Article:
131. Memorandum From the Director of the Office of Management and Budget (McIntyre) and Secretary of State Vance to President Carter1


  • Reducing U.S. Employment Abroad


Altogether about 2.1 million Americans live abroad. Of these, about 1.2 million are expatriates, retirees, and business people. The remaining 953,000 (including 439,750 dependents) are abroad because of direct involvement in U.S. Government activities. Of these, 492,483 are military and civilian defense personnel who relate to our military posture and 396,000 dependents. In addition, there are some 64,000 Americans (including 43,750 dependents) stationed abroad who are associated with U.S. diplomatic missions.

The U.S. Official Presence Abroad, December 1978
Military Commands Diplomatic Missions Total
Military Personnel 461,447 4,698 466,145
Civilian U.S. Government Employees 31,036 9,022 40,058
Peace Corps Volunteers 6,899 6,899
Dependents (est.) 396,000 43,750 439,750
Total 888,483 64,369 952,852

The number of Americans in diplomatic missions is not fixed; indeed, there are substantial pressures to increase rather than reduce the number of these positions. These pressures include a rising interest in replacing foreign national employees with Americans, the recent AID policy of emphasizing increased field staffing in order to reduce the Washington complement, and the Administration’s growing interest in export promotion and science and technology.

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On May 30, you directed a review of staffing levels at our diplomatic missions abroad,2 to include visits by two joint State/OMB teams to twelve large posts followed by a thorough ZBB review of all positions abroad. The two teams, which we are calling the Review Group, have completed their surveys and have prepared a report for your consideration, which is attached.3 Meanwhile, OMB has issued instructions to the departments and agencies to begin the ZBB review.4


The Review Group concluded that there are indeed instances of overstaffing abroad and recommended reductions of over 500 American positions (approximately 12 percent) in the 12 missions visited. The Review Group also identified some instances of understaffing for necessary current functions and warned against across-the-board percentage cuts as a method of accomplishing future reductions. Instead, the Review Group prepared a number of specific proposals designed to reduce current overseas civilian presence by eliminating or reducing the least critical functions. In addition, they made recommendations of a broader nature designed to establish a firmer control over future staffing increases and strengthen the capability of our Ambassadors to utilize the remaining overseas personnel more effectively in the performance of essential tasks.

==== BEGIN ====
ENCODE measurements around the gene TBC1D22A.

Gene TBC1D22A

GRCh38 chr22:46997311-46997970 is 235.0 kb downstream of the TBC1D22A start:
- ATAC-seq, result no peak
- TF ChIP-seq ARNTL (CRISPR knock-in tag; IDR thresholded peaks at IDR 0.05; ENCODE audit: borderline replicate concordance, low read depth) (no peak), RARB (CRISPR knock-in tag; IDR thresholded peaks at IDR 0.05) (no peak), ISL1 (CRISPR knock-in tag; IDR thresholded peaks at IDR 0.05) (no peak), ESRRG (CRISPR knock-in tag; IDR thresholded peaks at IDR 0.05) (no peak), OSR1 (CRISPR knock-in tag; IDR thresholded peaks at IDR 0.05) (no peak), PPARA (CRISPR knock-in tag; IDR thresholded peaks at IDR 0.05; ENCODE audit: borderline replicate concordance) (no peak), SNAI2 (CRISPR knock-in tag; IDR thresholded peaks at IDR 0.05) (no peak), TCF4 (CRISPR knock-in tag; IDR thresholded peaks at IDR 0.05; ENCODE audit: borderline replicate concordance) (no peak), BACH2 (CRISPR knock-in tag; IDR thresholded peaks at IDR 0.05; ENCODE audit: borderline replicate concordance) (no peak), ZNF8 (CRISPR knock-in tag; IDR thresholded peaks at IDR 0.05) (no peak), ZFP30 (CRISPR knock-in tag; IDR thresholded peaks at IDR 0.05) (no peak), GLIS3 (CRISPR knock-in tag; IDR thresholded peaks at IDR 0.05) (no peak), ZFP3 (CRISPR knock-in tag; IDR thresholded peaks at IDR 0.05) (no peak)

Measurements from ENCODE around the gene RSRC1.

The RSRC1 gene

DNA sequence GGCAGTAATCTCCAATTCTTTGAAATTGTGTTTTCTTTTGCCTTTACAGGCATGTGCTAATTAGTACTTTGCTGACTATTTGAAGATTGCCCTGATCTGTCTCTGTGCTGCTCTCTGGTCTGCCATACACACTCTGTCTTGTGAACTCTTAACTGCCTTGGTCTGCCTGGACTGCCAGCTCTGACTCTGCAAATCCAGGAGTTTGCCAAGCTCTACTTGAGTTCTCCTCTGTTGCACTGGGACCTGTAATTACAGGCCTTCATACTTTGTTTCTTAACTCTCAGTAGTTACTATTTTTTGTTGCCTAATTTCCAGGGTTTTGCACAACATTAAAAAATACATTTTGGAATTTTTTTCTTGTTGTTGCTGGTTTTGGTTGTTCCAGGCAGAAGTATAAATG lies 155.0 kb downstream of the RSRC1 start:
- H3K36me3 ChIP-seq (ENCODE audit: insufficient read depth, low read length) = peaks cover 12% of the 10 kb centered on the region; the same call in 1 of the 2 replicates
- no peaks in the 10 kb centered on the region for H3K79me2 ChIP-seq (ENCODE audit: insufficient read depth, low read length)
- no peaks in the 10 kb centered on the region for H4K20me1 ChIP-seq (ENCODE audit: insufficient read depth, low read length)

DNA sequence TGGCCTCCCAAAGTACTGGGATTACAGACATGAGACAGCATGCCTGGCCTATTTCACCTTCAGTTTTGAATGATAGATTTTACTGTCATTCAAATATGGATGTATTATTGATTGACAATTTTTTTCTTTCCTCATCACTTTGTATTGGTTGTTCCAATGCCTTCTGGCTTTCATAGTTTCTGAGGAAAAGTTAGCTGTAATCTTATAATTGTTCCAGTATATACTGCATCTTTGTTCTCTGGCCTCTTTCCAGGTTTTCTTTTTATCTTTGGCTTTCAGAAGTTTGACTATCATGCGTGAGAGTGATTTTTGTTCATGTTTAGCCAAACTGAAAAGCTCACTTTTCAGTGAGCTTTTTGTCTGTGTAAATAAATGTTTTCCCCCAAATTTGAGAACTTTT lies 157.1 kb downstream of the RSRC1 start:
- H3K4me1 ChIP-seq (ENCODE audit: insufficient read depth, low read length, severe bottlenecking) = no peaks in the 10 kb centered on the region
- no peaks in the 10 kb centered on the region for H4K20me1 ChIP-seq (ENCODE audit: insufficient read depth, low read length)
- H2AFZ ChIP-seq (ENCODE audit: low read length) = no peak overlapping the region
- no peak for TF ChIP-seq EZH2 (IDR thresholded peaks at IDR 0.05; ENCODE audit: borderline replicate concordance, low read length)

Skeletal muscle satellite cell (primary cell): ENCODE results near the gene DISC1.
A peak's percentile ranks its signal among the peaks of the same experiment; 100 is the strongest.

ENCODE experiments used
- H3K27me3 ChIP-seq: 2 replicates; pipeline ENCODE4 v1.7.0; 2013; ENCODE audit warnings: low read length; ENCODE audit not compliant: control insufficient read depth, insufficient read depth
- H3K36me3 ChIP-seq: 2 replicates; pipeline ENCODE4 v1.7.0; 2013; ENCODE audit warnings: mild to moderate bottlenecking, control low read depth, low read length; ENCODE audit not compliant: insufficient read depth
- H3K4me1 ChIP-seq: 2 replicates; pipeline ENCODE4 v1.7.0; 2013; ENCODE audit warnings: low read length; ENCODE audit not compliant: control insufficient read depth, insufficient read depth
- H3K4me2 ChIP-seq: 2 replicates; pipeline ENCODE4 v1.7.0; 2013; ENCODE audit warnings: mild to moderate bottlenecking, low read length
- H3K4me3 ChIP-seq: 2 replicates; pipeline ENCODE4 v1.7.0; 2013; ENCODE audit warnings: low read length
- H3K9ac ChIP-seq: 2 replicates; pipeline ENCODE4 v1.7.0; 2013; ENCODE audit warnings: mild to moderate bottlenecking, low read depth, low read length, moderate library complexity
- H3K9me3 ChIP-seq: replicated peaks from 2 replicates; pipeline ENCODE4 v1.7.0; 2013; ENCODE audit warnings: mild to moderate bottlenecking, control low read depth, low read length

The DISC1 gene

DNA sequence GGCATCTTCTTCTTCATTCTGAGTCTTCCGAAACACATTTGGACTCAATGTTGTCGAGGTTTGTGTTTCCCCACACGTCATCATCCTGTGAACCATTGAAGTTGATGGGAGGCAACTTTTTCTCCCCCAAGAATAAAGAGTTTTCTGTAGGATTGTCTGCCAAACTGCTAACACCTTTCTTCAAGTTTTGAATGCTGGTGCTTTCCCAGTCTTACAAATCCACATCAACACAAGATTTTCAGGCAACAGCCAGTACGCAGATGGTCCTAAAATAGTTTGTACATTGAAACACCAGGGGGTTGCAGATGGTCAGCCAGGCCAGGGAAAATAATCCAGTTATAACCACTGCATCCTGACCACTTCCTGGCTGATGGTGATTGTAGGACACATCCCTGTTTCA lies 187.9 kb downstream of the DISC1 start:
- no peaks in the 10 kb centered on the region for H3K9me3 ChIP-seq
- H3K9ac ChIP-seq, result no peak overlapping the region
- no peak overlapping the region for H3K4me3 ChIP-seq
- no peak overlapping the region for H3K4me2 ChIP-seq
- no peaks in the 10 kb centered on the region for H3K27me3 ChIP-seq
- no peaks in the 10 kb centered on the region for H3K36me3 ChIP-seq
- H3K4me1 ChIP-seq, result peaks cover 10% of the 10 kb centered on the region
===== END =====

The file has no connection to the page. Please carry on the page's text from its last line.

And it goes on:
We have examined the Review Group’s recommendations and plan to deal with them in the following way. It is possible to implement some of the recommendations at once, and we believe that you should sign the attached directive (TAB A)5 to give force to the overall effort. Action can be taken on a second group of recommendations after further review with the agencies concerned, and we propose to conduct such a review, in conjunction with the Fall budget process, aiming at a second Presidential directive in November (TAB B). The remaining recommendations (TAB C) deserve a considerable amount of analysis, and we believe they cannot be brought to a final decision point until next year.